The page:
Those two doctrines of vocation

Here is what I was referring to in my coffee post: Calvin’s doctrine of vocation tends to emphasize working for the glory of God. That CAN result in doing things in isolation, a perfectionism that can be seen as “doing something for God,” possibly degenerating into a kind of work righteousness (as opposed to “works righteousness”). It CAN degenerate into scorn and ill-treatment of those human beings who are actually around us, resenting family members or customers for getting in the way of our work.

Luther, on the other hand, emphasized that vocation does not presume to serve God; rather, it serves our neighbor. Actually, God Himself serves our neighbor through our hands when we work in our callings. Thus, the focus in vocation must always be on the neighbor whom we are to love and serve.

Of course, we are to both glorify God and serve our neighbors, not playing these off against each other. The way God commands us to glorify Him is precisely to love and serve our neighbors, so these are not really in opposition. And, as was said, loving and serving our neighbor should include giving him the very best we can, and not just fulfilling him his possibly unworthy desires.

Right, we don’t know whether or not the barista in question is a Christian whose obsession with excellence was motivated by a desire to glorify God. I have, however, known Christians who pursued their work out of a religious motive but without regard of their neighbors. Also, there is no reason why Luther’s emphasis could not be shared by someone of some other theology, though his notion that God usually works through means–and ordinary, physical means at that–might not be accepted by hyperspiritual theologies.

About Gene Veith

Professor of Literature at Patrick Henry College, the Director of the Cranach Institute at Concordia Theological Seminary, a columnist for World Magazine and TableTalk, and the author of 18 books on different facets of Christianity & Culture.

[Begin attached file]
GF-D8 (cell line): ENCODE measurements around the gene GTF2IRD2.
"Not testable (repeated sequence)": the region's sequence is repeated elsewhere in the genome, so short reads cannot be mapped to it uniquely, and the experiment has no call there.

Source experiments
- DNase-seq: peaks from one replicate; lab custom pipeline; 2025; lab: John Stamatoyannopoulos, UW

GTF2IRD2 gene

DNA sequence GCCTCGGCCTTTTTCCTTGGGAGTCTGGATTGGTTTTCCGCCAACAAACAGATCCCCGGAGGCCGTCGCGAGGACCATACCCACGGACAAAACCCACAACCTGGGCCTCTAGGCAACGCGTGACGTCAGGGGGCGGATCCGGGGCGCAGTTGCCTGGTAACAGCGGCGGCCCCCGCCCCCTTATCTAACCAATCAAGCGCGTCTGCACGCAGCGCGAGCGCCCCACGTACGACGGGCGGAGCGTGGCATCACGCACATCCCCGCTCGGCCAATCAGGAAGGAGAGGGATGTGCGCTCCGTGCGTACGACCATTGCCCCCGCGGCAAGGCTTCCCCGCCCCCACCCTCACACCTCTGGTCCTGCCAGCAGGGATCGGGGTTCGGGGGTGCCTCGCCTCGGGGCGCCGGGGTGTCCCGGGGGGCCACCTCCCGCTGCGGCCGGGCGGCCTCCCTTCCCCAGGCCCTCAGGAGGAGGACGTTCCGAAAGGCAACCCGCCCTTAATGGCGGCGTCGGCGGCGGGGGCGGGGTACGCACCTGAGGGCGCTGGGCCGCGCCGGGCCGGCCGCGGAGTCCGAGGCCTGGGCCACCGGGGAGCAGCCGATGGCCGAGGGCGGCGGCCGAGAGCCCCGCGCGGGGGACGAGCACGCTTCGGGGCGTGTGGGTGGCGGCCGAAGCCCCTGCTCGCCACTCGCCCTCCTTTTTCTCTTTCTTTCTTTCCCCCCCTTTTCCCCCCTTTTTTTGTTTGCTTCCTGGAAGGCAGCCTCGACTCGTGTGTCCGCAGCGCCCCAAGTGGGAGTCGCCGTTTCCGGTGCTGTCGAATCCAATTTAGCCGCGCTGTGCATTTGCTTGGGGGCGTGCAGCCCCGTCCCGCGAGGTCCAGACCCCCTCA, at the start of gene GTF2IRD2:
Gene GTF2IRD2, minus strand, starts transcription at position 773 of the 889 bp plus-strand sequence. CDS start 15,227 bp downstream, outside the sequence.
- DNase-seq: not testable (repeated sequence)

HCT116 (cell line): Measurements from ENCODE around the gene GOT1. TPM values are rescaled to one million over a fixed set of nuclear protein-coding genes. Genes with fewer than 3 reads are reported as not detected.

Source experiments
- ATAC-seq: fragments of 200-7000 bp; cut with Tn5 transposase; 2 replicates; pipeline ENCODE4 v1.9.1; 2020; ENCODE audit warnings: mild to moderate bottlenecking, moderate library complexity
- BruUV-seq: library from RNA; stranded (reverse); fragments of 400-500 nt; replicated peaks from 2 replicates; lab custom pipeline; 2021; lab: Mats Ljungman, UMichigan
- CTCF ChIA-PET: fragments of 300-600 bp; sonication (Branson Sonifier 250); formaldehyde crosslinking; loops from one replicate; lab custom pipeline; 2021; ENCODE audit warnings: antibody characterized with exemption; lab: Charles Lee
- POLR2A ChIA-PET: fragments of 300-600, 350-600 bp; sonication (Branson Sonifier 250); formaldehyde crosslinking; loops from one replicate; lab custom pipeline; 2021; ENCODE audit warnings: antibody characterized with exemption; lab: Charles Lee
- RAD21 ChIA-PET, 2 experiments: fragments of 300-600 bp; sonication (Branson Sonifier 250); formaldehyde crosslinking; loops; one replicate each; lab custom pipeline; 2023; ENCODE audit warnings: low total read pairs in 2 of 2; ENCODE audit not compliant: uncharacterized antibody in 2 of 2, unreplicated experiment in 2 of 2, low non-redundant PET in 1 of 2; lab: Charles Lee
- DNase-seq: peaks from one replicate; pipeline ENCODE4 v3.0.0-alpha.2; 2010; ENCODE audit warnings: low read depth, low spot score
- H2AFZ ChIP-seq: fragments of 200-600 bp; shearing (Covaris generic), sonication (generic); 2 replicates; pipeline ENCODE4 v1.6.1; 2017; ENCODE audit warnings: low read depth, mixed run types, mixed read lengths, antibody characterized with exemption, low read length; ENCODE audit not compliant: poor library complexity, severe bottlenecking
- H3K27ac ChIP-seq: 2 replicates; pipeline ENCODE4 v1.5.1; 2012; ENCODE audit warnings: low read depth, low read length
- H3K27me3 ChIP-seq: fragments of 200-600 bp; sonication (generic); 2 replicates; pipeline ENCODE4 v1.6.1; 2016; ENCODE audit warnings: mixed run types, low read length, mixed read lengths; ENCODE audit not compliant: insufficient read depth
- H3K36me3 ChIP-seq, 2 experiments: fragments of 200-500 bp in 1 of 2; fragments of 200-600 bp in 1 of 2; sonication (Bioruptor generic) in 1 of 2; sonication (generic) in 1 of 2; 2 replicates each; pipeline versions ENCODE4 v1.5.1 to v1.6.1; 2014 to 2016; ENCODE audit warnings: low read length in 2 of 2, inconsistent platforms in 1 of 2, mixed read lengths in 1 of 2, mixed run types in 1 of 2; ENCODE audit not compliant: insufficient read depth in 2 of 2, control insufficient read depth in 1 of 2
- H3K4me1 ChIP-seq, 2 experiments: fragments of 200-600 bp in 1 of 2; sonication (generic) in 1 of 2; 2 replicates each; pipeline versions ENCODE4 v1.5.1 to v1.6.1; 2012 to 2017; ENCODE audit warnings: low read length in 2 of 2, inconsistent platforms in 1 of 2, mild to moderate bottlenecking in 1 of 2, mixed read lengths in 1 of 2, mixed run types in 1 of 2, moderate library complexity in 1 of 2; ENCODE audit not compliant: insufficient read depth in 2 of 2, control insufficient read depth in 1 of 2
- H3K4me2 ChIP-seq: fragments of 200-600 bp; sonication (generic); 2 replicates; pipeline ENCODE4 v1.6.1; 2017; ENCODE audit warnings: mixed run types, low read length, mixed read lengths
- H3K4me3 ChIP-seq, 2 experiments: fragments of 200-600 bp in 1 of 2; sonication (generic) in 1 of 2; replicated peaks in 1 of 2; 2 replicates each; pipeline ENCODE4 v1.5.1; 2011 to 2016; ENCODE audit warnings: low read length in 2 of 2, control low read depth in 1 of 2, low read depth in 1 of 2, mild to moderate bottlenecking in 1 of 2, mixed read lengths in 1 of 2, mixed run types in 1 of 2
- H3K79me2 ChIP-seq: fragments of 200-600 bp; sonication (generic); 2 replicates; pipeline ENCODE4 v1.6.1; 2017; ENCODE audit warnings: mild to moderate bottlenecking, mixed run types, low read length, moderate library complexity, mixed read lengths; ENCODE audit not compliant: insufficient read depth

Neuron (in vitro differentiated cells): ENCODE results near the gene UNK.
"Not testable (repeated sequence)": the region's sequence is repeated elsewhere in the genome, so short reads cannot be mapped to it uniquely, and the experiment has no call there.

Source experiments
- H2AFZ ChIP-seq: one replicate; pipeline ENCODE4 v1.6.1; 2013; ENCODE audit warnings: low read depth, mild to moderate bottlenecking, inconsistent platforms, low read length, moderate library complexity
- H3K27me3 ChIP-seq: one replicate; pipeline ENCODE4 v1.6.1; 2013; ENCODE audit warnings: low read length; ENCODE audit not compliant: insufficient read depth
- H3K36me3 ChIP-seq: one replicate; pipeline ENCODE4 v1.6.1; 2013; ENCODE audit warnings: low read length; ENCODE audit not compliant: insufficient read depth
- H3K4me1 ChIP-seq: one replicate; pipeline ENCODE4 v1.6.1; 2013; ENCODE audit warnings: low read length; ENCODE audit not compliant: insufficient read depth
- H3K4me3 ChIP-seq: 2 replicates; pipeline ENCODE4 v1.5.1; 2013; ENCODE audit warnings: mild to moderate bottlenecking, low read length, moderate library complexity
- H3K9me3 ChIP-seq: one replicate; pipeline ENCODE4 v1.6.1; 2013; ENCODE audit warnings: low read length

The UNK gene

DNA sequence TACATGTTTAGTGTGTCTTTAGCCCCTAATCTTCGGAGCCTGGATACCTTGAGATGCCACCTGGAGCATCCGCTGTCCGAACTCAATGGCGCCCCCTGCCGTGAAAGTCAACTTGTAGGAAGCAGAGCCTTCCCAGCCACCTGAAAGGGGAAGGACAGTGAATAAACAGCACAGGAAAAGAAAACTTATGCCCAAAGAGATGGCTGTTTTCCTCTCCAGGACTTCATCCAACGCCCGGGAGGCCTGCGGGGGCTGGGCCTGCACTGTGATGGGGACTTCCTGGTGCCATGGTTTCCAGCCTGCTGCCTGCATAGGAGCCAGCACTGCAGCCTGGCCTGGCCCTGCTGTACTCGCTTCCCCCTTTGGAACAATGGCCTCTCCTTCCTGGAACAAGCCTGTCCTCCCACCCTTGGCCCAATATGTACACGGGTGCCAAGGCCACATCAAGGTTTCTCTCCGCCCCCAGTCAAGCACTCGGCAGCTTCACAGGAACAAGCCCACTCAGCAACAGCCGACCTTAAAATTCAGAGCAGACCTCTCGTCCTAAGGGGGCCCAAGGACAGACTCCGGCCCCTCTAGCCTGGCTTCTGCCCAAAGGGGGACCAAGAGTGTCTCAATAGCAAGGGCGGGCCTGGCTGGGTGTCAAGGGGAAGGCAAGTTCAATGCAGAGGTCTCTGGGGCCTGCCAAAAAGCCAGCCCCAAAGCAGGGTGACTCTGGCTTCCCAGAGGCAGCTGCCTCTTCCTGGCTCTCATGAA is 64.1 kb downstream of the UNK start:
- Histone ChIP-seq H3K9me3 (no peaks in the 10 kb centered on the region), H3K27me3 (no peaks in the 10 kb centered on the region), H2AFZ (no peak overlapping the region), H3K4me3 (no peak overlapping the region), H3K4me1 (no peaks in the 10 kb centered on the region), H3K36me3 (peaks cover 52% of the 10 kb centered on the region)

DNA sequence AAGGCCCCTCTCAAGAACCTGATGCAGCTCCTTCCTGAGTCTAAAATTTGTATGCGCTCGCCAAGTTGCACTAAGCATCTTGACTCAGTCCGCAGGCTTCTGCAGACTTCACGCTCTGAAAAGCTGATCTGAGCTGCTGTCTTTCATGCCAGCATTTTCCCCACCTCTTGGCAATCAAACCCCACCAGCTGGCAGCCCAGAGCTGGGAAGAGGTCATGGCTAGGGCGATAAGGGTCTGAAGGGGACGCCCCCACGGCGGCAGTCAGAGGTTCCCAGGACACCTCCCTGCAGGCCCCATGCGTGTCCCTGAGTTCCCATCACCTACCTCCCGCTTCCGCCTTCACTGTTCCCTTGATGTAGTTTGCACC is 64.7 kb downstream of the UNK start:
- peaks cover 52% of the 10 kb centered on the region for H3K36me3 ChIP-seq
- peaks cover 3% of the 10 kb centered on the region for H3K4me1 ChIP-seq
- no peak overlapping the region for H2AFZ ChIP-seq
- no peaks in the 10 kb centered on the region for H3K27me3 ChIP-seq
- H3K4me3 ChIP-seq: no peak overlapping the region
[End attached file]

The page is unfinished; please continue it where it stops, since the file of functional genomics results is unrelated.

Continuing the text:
• Philip Larson

    Concerning Calvin’s view of vocation, *every* position, even the most biblical, can be warped. That sinners can warp a faithful position is no proof of its inferiority, of course. Rather, I would want to know if a position *implies* an error.

    This is from a hopelessly biased Calvinist, of course! I’ve thought that Luther’s views here were generally very compatible with Calvin’s. I love Luther’s insight that vocation is a way to love my neighbor.

    On whether my vocation is service to God, we know that it is from Col. 3:24 since even slave labor is “Christian service.”

  • Philip Larson

    Concerning Calvin’s view of vocation, *every* position, even the most biblical, can be warped. That sinners can warp a faithful position is no proof of its inferiority, of course. Rather, I would want to know if a position *implies* an error.

    This is from a hopelessly biased Calvinist, of course! I’ve thought that Luther’s views here were generally very compatible with Calvin’s. I love Luther’s insight that vocation is a way to love my neighbor.

    On whether my vocation is service to God, we know that it is from Col. 3:24 since even slave labor is “Christian service.”

  • Billye

    Thank you for your clarification of the previous post. God does not need our good work–but our neighbor does–whether we do that through our work or in our everyday activities.

  • Billye

    Thank you for your clarification of the previous post. God does not need our good work–but our neighbor does–whether we do that through our work or in our everyday activities.

  • http://www.bikebubba.blogspot.com Bike Bubba

    I still don’t see a huge difference here. On one hand, you get people who try and glorify God by glorifying coffee and irritating customers. On the other, you get people who think that anything is good as long as it pleases the customer.

    Neither fulfills either a Reformed or Lutheran view. There are very real and major differences between the two theological systems; I’m just not persuaded that this is one of them.

  • http://www.bikebubba.blogspot.com Bike Bubba

    I still don’t see a huge difference here. On one hand, you get people who try and glorify God by glorifying coffee and irritating customers. On the other, you get people who think that anything is good as long as it pleases the customer.

    Neither fulfills either a Reformed or Lutheran view. There are very real and major differences between the two theological systems; I’m just not persuaded that this is one of them.

  • Anon

    It is not glorifying to God to live out ones vocations in ways that do not bless our neighbors, and if one is not living consciously to glorify God in serving our neighbors, we are not -truly- serving our neighbor’s best interests. Is this not so?

  • Anon

    It is not glorifying to God to live out ones vocations in ways that do not bless our neighbors, and if one is not living consciously to glorify God in serving our neighbors, we are not -truly- serving our neighbor’s best interests. Is this not so?


CLOSE | X

HIDE | X